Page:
It’s been a long time since I’ve been transfixed in front of a painting. It’s been years since I’ve been so struck by an image that I’ve circled back more than once to drink it in. It’s not that I’ve lost my love of arts or that I haven’t been seeing good exhibitions. I just see a lot of paintings in my line of work, and the awe does tend to wear off after a while. But recently I found myself returning to one painting in particular, lingering in front of it and stepping mentally into its world.
I understand if you aren’t struck by it – after all, pastoral landscapes are far from an original subject – but this Georges Michel painting, undated and simply named Paysage (‘Landscape’) stopped me in my tracks. The scene is quiet, unpopulated, but I can feel its dappled light playing on my hands, its crisp breeze heralding a country storm on my face. The scene is distinctly European, and I grew up in Australia; but somehow the scene reminds me of a place I can’t quite remember, from when I was very young.
This remarkable moment occurred when I visited the Fondation Custodia to see a Michel exhibition. Dedicated to Flemish and Dutch art, the Custodia is a small but beautiful museum in the seventh arrondissement, next to the Assemblée Nationale metro and near the Musée d’Orsay. Lovers of dreamy landscapes would do well to combine the two museums into one art-filled day. The Custodia is also home to an impressive permanent collection of miniature portraits, cameos and drawings on its lower floor, though its airiest rooms are reserved for temporary exhibits.The little-known French painter Georges Michel lived from 1763 to 1843 and spent most of his life in Paris. But the Custodia was doubtless attracted to his work because he drew inspiration from Dutch Masters like Rembrandt, and inspired the Dutch Post-Impressionist artist Vincent Van Gogh in turn. The Dutch influence reverberates throughout his paintings, all sloping hills, brooding clouds and windswept trees. There are even windmills in a large number of them. More often than not, a storm brews in the background, with distant rain depicted in moody grey strokes linking clouds and earth.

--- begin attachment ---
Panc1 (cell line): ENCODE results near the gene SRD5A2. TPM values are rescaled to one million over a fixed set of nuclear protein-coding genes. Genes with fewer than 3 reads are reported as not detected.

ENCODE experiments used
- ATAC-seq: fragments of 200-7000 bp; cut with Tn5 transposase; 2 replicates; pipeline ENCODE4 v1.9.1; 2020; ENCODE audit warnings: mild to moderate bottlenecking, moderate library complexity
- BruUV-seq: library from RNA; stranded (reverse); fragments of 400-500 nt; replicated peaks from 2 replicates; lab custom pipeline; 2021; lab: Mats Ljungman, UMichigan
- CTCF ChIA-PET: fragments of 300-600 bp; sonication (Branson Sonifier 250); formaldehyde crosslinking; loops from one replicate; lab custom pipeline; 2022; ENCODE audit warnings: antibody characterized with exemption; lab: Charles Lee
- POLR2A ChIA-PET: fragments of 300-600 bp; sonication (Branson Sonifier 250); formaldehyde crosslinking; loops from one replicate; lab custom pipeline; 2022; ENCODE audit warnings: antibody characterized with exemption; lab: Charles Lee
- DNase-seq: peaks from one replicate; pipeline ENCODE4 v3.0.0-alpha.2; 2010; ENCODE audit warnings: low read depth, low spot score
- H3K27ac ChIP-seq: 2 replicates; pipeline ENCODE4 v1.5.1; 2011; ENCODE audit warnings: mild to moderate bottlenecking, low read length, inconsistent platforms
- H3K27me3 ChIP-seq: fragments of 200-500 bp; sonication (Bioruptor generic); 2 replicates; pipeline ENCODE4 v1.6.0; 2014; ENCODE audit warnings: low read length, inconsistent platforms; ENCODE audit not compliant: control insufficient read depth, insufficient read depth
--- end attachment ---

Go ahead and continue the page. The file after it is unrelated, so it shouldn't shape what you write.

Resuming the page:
I write this in a little brasserie on the boulevard Saint-German, ten minutes after leaving the Custodia, in my pale blue leather journal over a café allongé. I am seated on a Belle Epoque-style bench, glasses clinking around me, rain pattering outside and on the canvas awning of the terrace. But I am not really here. In my head, I am wandering down a country lane, all by myself, the light filtering through the trees, the sky a mix of moody clouds, a cottage up ahead and the faint rumble of thunder rolling over the hills.